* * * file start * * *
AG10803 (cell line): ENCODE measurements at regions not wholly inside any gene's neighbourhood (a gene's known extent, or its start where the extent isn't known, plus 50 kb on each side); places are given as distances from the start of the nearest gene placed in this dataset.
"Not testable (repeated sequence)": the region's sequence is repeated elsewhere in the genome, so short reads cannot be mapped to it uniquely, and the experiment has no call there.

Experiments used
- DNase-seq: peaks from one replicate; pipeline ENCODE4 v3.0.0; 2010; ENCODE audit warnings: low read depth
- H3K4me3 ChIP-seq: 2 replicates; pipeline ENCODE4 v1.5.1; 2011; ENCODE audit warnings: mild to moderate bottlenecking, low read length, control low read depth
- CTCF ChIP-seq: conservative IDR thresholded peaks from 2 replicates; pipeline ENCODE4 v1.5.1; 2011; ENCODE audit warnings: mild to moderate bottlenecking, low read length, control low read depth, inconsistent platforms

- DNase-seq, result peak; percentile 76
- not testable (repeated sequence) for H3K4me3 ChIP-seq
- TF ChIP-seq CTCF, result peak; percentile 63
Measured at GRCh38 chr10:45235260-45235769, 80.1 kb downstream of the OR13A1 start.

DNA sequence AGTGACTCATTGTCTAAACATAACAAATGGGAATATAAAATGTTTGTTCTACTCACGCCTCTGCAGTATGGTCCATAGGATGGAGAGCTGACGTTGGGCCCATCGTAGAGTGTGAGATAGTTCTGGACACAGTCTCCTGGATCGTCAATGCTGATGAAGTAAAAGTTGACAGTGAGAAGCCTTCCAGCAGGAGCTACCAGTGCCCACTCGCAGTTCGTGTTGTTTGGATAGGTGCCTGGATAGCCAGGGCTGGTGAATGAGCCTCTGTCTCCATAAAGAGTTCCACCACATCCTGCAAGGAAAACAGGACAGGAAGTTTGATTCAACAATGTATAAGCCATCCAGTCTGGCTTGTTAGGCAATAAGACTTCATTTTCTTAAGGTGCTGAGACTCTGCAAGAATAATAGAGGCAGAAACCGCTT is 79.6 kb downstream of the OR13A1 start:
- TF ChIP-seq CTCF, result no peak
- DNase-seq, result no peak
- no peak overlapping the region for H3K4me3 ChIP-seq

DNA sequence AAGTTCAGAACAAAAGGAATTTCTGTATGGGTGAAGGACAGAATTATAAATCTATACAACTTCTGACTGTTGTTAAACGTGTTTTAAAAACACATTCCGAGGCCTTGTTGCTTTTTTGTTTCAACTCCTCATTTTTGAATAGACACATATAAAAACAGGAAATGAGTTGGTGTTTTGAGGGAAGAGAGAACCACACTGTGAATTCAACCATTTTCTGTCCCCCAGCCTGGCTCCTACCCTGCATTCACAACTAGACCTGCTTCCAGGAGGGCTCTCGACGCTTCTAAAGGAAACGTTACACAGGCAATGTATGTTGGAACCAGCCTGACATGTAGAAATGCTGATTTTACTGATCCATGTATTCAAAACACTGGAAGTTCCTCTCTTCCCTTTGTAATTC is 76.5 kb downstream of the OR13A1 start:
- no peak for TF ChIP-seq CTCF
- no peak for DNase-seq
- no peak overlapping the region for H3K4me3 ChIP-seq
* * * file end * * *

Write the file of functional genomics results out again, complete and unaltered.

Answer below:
AG10803 (cell line): ENCODE measurements at regions not wholly inside any gene's neighbourhood (a gene's known extent, or its start where the extent isn't known, plus 50 kb on each side); places are given as distances from the start of the nearest gene placed in this dataset.
"Not testable (repeated sequence)": the region's sequence is repeated elsewhere in the genome, so short reads cannot be mapped to it uniquely, and the experiment has no call there.

Experiments used
- DNase-seq: peaks from one replicate; pipeline ENCODE4 v3.0.0; 2010; ENCODE audit warnings: low read depth
- H3K4me3 ChIP-seq: 2 replicates; pipeline ENCODE4 v1.5.1; 2011; ENCODE audit warnings: mild to moderate bottlenecking, low read length, control low read depth
- CTCF ChIP-seq: conservative IDR thresholded peaks from 2 replicates; pipeline ENCODE4 v1.5.1; 2011; ENCODE audit warnings: mild to moderate bottlenecking, low read length, control low read depth, inconsistent platforms

- DNase-seq, result peak; percentile 76
- not testable (repeated sequence) for H3K4me3 ChIP-seq
- TF ChIP-seq CTCF, result peak; percentile 63
Measured at GRCh38 chr10:45235260-45235769, 80.1 kb downstream of the OR13A1 start.

DNA sequence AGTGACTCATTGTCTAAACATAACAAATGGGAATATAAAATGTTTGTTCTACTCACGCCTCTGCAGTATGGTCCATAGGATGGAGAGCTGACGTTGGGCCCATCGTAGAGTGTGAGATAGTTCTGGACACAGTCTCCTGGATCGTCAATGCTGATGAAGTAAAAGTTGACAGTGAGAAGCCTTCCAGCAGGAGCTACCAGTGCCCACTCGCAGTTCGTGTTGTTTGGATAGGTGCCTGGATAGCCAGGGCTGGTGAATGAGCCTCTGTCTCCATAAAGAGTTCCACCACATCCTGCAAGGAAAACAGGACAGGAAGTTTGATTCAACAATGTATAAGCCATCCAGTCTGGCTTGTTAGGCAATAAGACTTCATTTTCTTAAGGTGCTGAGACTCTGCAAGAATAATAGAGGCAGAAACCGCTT is 79.6 kb downstream of the OR13A1 start:
- TF ChIP-seq CTCF, result no peak
- DNase-seq, result no peak
- no peak overlapping the region for H3K4me3 ChIP-seq

DNA sequence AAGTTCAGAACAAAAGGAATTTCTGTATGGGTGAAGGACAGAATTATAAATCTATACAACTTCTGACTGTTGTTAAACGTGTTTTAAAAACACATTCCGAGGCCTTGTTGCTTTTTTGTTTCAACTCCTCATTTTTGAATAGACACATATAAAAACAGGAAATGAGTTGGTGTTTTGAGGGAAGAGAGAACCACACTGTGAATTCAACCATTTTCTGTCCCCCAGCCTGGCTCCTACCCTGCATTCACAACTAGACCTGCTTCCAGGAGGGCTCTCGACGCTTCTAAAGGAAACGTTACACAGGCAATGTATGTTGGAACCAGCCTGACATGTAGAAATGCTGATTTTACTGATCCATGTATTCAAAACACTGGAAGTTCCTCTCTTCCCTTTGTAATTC is 76.5 kb downstream of the OR13A1 start:
- no peak for TF ChIP-seq CTCF
- no peak for DNase-seq
- no peak overlapping the region for H3K4me3 ChIP-seq